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Oppenheim: Bullying The Media

I was 29 years old, in my first few days as a reporter for a TV station in Detroit. My assignment was to meet up with Mayor Coleman Young, the city’s first African American Mayor, and a formidable figure - to put it mildly.

Somewhere downtown, a crowd of reporters - including me - and several camera crews surrounded the Mayor. I found my moment – and shouted out my question.

He looked at me, realizing I was new and said: “Who the (expletive) told you to ask me that question?” Mind you, cameras were rolling. I stuttered – “I did!”

The Mayor repeated himself. “I said – Who the (expletive) told you to ask me that question?” - his expletive more pronounced on the second take. I was red in the face – and thoroughly put down.

Coleman Young was a complex and powerful Mayor. He knew swearing on TV – at least in this context, wouldn’t make the news. And he knew how to intimidate, especially the media. His message to me that day was clear and effective. “I’ve got the power, and you will not challenge me.”

I was reminded of that moment when the Republican candidates attacked the moderators at the CNBC debate. In fairness, they had something of a point - some of the questions were phrased inartfully and arguably kind of dumb.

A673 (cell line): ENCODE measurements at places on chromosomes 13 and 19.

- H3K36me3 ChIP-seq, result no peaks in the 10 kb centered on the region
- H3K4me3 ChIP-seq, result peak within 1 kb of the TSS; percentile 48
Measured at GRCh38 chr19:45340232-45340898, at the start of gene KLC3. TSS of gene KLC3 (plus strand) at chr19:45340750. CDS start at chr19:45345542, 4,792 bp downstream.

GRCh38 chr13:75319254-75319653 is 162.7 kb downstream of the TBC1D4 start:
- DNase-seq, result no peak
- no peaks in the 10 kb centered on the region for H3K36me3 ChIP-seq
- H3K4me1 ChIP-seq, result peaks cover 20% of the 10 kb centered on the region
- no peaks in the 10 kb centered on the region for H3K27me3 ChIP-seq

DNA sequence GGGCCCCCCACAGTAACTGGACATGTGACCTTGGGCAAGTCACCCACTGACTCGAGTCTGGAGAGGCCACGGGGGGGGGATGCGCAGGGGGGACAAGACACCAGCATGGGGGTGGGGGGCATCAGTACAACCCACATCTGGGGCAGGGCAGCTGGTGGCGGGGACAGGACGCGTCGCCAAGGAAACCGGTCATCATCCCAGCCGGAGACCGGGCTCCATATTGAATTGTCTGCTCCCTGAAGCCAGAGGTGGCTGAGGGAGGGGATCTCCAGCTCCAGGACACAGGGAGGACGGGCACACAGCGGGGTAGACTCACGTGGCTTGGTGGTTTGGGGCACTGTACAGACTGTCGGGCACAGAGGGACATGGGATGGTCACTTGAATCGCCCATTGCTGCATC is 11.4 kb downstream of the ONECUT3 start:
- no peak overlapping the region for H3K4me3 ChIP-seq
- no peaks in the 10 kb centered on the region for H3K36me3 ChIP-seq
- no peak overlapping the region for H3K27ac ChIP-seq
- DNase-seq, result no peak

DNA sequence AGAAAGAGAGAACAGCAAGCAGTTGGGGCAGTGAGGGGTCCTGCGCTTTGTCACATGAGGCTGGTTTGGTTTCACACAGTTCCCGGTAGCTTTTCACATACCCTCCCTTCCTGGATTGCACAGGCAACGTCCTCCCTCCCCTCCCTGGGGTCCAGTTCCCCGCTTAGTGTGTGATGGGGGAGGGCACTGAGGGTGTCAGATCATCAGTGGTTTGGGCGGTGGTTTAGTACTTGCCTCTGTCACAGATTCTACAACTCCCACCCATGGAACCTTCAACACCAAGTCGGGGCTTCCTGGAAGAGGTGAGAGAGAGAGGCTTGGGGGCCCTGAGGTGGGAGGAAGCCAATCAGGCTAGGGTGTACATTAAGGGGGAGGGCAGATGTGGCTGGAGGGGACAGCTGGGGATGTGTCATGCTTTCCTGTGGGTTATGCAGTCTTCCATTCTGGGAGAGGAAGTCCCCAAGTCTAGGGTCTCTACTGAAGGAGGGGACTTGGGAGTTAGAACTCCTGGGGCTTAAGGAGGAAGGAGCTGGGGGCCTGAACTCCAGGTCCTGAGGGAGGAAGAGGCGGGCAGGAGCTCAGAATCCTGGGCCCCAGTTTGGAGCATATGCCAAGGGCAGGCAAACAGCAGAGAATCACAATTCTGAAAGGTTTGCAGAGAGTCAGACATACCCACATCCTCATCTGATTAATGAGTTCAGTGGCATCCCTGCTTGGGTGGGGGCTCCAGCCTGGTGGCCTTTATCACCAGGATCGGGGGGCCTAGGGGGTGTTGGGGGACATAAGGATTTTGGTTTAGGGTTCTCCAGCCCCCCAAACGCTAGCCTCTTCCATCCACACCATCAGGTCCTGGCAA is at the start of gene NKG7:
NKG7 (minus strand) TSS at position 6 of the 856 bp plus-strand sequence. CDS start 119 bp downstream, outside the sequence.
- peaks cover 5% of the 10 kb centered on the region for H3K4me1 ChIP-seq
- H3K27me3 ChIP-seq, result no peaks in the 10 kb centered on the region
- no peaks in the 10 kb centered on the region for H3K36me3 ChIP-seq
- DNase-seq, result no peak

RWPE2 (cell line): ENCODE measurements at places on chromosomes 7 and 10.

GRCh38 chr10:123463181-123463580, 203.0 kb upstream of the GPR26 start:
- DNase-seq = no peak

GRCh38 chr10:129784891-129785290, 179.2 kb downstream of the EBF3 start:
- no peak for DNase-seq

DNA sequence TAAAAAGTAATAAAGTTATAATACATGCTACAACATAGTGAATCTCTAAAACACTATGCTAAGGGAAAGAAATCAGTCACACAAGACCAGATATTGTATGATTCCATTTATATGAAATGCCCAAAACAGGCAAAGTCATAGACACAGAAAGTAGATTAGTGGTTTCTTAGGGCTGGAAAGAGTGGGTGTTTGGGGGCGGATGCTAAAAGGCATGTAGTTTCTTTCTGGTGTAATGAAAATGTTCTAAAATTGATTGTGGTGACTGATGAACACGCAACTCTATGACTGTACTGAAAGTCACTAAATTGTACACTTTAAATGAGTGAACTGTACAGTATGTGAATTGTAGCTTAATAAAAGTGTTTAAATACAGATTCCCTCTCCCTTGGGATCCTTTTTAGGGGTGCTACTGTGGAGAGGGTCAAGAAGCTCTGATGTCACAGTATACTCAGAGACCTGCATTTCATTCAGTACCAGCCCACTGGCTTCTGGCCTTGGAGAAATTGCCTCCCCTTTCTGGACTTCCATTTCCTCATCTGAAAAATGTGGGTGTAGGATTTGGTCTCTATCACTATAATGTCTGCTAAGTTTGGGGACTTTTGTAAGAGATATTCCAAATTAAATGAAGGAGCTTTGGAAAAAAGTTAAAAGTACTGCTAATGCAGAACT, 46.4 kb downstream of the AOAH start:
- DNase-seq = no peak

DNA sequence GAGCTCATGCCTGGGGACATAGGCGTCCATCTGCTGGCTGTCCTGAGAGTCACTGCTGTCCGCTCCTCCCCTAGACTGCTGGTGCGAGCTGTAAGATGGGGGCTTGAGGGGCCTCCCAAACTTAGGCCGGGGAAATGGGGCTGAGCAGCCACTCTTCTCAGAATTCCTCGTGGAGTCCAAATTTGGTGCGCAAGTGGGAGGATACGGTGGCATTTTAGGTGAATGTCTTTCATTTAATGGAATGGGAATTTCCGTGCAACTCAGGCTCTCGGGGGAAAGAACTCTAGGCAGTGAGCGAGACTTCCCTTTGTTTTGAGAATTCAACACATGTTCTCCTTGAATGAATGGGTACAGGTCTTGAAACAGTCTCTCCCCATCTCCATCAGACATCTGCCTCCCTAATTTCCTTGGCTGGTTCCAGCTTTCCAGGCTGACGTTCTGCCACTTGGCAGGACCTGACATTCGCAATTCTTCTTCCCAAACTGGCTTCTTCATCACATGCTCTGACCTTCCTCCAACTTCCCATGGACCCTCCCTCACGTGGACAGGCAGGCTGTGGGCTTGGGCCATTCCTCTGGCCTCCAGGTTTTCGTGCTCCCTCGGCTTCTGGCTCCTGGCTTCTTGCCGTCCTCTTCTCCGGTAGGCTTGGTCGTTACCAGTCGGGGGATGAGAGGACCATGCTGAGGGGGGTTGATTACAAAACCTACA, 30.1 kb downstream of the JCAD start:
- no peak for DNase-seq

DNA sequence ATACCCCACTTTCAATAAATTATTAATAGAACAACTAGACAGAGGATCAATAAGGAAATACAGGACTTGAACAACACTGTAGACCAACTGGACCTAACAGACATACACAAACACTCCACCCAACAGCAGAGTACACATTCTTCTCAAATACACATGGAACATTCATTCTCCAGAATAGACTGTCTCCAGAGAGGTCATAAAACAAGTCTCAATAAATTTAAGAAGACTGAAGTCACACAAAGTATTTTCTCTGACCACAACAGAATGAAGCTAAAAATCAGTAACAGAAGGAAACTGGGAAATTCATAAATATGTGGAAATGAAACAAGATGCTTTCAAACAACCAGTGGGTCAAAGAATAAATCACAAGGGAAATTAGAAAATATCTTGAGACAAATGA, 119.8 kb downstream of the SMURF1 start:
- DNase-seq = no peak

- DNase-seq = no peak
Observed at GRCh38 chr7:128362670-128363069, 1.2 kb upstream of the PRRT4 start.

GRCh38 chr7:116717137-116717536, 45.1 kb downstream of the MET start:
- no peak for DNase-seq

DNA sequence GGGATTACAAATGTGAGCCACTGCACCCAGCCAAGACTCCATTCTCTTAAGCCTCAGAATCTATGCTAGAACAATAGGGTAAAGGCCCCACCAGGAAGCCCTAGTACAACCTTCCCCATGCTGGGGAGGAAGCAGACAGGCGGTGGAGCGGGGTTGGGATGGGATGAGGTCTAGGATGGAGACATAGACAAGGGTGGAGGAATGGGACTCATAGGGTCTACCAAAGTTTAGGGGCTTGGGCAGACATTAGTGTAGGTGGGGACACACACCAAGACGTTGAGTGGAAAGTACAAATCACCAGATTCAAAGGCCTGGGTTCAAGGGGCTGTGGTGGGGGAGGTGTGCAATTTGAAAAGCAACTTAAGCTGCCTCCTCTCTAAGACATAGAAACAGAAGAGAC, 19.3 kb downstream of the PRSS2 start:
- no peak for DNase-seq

But the canard this was a left-wing media attack is tiresome. And after the debate, the RNC went further to strong-arm NBC, essentially telling the network that if their reporters don’t ask questions the right way at a scheduled debate in February, the candidates won’t come – and as a result, NBC won’t get a big audience and make money.

Since then, the united front against networks who don’t play along has started to crumble, but that doesn’t change what this ploy is at its core: blackmail.

For sure, the Republicans are playing politics, serving up meat to conservative voters who may respond to attacks on what they see as a liberal, biased press. But this is not just about pandering. It’s about power.

Coleman Young bullied me that day and forced me to change my behavior. He said, if you want me to respond to any question you ask in a reasonable way, you’re going to have to adhere to my rules.

The GOP is doing the same thing.

I’m not shy about criticizing the news business, but the one thing I don’t think any of us should put up with – is politicians who try to make the media behave and ask questions just the way they like.

Keith Oppenheim, Associate Professor in Broadcast Media Production at Champlain College, has been with the college since 2014. Prior to that, he coordinated the broadcasting program at Grand Valley State University in Allendale, Michigan (near Grand Rapids). Keith was a correspondent for CNN for 11 years and worked as a television news reporter in Providence, Scranton, Sacramento and Detroit. He produces documentaries, and his latest project, Noyana - Singing at the end of life, tells the story of a Vermont choir that sings to hospice patients.
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